Tag Archives: Blu-Ray

Warm Up for No Time to Die

As I may have mentioned here a few times, my wife and I are fans of the James Bond movie series and, with the final Daniel Craig film in the series, No Time to Die, coming out this weekend we felt it might be time for a warm up back into the series.  It has, after all, been five freaking years since we’ve had a proper Bond film in the theaters.  Not the longest gap in the series, which was between Dalton and Brosnan, but still a long time.

Having seen the cast interviewed on Graham Norton where it was mentioned that the new film carries on straight from Spectre, we thought we had best watch that again.  Then my wife suggested before I could even utter the words myself, that we should watch all the Daniel Craig Bond films.  So that was what we did, and here is the summary from our viewing.

Of course, this was easier said than done.  Much to my disappointment, none of the streaming channels to which we currently subscribe… which total more than half a dozen at the moment due to following various series, including HBO, Showtime, and Starz… had the films available.

So it was time to get out the disks and crank up the PlayStation 3, which is still out source for watching DVDs and Blu-Ray.  Fortunately we have all the Bond film on disk.  I had to put new batteries in the remote and go through yet another patch update for the PS3 and then figure out again how exactly it was hooked up to our sound bar, but once settled things went well enough.  We have the first film, Casino Royale, on DVD only.  That was fine and it looked good on our TV.  For Quantum of Solace we bough the DVD+Blu-Ray combo, because we didn’t have the PS3 yet.  The other two are on Blu-Ray only.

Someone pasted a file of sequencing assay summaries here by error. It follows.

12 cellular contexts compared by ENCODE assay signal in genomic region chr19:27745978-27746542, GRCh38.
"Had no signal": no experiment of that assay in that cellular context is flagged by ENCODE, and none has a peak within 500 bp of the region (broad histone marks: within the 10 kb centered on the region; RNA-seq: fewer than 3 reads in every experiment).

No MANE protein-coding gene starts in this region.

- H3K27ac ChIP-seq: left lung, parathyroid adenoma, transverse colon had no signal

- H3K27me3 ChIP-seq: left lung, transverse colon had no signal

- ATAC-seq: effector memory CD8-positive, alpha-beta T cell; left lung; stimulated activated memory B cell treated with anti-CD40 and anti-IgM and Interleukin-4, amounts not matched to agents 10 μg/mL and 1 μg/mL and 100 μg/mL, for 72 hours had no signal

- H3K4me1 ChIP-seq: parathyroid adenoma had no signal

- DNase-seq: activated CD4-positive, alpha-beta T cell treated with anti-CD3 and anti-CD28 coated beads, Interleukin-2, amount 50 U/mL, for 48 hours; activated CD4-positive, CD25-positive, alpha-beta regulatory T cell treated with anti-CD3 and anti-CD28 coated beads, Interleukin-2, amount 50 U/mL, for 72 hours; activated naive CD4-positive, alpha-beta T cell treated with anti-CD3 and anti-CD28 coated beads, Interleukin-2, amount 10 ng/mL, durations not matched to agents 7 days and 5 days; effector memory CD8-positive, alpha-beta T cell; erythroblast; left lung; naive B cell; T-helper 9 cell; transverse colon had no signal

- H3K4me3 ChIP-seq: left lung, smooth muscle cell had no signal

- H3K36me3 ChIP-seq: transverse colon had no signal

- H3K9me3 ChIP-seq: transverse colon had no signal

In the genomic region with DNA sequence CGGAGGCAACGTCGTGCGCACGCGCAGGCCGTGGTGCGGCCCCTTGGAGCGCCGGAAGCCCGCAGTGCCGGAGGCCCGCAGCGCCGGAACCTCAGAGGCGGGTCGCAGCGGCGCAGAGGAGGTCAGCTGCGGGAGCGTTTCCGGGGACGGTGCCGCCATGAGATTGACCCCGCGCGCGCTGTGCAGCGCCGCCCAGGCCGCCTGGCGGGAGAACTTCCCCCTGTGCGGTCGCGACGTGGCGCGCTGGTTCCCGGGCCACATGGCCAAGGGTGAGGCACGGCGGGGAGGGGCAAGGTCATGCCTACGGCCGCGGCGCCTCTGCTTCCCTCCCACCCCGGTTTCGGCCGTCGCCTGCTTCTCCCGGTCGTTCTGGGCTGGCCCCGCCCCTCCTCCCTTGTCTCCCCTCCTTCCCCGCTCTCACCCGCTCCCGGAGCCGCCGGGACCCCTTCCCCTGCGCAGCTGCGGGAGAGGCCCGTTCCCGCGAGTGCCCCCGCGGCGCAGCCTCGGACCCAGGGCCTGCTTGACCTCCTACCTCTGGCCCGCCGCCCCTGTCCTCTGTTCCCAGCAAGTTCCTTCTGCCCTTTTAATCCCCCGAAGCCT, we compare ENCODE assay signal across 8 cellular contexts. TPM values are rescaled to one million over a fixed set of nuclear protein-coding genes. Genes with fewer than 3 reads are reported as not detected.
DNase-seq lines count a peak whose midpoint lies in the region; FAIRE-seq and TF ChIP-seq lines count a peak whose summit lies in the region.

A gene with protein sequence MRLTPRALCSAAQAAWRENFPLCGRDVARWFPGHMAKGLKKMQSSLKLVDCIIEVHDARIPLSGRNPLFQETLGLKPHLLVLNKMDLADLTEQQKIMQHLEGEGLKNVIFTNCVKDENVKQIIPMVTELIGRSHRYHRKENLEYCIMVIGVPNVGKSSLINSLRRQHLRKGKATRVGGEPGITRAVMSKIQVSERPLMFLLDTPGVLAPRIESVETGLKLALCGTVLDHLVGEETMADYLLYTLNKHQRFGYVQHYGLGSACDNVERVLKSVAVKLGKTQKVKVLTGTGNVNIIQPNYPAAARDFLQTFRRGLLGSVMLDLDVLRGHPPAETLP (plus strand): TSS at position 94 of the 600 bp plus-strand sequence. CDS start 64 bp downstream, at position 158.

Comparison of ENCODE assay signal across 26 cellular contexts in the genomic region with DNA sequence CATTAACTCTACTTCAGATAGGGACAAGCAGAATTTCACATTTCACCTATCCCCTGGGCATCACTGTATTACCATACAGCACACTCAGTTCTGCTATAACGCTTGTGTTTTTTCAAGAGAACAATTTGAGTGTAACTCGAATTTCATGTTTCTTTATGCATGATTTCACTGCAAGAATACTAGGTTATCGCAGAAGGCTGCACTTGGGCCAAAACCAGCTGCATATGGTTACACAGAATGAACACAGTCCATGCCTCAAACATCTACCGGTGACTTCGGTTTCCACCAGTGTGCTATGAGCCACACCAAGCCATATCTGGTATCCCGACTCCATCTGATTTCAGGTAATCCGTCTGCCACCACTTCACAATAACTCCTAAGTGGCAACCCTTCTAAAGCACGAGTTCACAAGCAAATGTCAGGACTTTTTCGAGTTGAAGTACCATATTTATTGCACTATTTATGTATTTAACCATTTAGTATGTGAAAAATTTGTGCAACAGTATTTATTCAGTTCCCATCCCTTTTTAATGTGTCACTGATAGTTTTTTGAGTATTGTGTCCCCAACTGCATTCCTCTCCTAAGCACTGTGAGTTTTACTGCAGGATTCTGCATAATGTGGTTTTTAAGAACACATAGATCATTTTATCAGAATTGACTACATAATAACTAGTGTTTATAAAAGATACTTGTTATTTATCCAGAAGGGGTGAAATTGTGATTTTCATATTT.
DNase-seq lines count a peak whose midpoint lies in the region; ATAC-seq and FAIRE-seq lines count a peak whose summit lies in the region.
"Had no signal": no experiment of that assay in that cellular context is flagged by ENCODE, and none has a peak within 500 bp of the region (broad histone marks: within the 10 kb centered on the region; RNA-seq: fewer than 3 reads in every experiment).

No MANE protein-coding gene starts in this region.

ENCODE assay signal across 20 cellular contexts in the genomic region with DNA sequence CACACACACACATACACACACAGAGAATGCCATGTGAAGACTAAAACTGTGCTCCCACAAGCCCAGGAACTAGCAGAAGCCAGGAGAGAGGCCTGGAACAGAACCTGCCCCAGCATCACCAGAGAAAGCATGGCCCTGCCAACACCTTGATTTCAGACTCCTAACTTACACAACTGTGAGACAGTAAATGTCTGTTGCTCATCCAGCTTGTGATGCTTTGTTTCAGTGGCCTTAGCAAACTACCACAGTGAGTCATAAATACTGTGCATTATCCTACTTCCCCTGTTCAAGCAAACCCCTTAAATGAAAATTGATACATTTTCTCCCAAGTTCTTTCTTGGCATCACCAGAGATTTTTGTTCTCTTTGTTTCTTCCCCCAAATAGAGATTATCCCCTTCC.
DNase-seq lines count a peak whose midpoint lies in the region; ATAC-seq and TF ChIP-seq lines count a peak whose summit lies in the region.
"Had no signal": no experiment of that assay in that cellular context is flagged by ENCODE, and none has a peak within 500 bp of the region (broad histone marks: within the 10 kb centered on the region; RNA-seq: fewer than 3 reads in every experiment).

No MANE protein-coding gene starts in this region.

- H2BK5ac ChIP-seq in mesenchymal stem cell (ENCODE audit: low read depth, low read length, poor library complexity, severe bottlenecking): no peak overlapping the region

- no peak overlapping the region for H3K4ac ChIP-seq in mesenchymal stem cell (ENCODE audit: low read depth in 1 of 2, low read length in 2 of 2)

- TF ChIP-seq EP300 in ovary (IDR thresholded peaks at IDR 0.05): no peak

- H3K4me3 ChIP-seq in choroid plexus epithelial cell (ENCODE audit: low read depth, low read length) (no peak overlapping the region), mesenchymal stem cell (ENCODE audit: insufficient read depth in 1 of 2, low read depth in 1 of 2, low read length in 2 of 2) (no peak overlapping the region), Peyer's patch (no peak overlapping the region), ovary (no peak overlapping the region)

It had been long enough since we watched a store bought Blu-Ray film that I had forgotten how the studios liked to cram trailers for other films to run before you get to the main menu.  You can skip through them, but I tend to watch them for as long as it takes me to guess the film and get it confirmed.  It was a reminder of past times.

  • Casino Royale – 2006

Not my favorite Bond film, but I have softened on it since I put it on my “least favorite” list back in 2012.  I’ll trade it out for Die Another Day.  I think I’ve seen Casino Royale three times since then, including the past week’s viewing, and it has grown on me a bit.  I still have my gripes.  I am not saying they should have dumped Judi Dench, but when they made a big deal about cleaning house for a fresh Bond look and then kept the same “M” as the Brosnan series still strikes me as odd.